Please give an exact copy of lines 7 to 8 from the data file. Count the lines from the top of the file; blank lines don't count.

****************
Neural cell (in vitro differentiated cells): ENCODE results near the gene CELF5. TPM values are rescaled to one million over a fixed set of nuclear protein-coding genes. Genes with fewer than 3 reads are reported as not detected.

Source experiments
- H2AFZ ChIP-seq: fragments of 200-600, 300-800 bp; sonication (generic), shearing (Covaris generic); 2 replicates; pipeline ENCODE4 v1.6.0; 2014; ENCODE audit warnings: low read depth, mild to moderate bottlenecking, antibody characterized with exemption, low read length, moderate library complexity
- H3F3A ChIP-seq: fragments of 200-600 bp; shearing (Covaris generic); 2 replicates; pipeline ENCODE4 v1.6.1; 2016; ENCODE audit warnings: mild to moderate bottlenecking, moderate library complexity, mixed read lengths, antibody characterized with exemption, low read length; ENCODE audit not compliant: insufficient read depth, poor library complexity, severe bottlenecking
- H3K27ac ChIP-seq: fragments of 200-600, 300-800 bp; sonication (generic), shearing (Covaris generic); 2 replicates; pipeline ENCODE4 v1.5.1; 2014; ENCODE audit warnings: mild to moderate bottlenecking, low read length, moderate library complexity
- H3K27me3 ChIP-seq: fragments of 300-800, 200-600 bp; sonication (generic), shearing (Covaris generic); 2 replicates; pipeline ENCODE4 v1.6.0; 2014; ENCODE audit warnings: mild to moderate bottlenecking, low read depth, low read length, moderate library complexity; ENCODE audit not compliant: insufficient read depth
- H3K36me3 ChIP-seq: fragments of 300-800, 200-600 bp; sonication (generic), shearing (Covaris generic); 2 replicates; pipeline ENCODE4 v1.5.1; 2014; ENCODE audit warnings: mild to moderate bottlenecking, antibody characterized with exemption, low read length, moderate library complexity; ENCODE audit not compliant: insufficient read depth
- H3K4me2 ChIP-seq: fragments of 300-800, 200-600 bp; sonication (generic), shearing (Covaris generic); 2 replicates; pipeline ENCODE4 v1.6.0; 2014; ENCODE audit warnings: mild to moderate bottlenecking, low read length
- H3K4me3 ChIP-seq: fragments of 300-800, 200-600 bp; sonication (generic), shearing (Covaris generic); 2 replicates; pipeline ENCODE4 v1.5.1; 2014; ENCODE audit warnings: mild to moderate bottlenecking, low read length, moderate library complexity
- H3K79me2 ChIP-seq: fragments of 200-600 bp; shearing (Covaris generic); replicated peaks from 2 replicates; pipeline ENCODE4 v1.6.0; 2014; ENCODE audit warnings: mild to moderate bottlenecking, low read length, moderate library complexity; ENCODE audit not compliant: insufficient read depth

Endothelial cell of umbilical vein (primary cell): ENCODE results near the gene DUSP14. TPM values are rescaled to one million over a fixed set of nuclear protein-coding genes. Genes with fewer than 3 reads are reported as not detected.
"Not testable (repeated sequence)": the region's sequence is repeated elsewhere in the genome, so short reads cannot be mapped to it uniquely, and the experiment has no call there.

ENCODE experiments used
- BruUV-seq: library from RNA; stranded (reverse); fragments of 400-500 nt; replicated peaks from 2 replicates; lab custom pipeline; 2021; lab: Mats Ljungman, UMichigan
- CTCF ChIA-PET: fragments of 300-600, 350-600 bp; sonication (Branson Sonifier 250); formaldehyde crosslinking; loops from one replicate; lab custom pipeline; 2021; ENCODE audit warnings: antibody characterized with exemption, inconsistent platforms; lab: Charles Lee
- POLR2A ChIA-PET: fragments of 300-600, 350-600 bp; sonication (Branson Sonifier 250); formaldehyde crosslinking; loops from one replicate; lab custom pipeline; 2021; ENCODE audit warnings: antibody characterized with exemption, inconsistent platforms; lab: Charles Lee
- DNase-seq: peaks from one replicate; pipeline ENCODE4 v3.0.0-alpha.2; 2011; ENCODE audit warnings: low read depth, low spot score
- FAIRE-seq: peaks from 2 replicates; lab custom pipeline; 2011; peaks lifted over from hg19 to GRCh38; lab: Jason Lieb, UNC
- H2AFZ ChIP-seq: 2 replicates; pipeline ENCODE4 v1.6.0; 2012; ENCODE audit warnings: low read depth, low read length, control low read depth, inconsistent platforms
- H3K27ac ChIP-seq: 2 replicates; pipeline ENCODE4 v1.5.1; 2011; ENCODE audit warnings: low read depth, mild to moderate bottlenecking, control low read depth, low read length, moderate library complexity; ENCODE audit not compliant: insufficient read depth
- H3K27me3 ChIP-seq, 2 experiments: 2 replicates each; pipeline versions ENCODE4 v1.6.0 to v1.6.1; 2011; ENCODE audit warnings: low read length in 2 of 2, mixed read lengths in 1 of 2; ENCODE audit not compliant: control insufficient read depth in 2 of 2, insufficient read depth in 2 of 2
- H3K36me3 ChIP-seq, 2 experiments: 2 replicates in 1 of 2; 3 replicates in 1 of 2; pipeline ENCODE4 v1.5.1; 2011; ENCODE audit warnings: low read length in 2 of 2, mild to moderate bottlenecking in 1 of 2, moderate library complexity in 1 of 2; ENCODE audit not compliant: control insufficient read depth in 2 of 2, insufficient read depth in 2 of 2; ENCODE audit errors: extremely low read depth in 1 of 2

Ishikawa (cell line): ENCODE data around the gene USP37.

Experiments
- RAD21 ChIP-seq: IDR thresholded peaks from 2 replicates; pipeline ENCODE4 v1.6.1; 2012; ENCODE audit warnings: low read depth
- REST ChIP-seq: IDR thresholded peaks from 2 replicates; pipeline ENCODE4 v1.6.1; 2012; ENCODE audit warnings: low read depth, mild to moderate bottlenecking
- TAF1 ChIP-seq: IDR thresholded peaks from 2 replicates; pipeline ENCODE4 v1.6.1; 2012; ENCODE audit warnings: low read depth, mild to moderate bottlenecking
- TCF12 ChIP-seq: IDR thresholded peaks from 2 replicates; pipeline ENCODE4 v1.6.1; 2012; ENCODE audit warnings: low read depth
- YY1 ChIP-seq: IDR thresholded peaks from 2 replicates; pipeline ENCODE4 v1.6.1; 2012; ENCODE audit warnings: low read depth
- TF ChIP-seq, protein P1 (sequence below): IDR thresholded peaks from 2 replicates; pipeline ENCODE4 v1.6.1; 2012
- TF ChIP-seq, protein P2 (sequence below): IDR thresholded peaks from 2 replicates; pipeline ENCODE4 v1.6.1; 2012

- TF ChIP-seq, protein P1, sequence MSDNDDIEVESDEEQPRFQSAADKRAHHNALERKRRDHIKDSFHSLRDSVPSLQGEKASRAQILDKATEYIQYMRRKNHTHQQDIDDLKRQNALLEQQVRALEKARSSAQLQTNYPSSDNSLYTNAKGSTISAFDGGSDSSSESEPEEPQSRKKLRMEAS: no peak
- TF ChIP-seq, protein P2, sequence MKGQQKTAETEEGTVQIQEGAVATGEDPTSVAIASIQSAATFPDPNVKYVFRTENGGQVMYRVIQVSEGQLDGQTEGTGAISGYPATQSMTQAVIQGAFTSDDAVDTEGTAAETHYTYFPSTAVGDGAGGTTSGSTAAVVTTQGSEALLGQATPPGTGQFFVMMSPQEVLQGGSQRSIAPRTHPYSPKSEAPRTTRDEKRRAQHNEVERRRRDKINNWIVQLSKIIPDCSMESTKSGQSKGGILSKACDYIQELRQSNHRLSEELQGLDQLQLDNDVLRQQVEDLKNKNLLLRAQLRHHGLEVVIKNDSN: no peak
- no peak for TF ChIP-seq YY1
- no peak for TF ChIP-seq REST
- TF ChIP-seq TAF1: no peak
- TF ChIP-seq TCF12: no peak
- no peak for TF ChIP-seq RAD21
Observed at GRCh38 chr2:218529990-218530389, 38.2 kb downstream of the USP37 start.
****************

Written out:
- H3K36me3 ChIP-seq: fragments of 300-800, 200-600 bp; sonication (generic), shearing (Covaris generic); 2 replicates; pipeline ENCODE4 v1.5.1; 2014; ENCODE audit warnings: mild to moderate bottlenecking, antibody characterized with exemption, low read length, moderate library complexity; ENCODE audit not compliant: insufficient read depth
- H3K4me2 ChIP-seq: fragments of 300-800, 200-600 bp; sonication (generic), shearing (Covaris generic); 2 replicates; pipeline ENCODE4 v1.6.0; 2014; ENCODE audit warnings: mild to moderate bottlenecking, low read length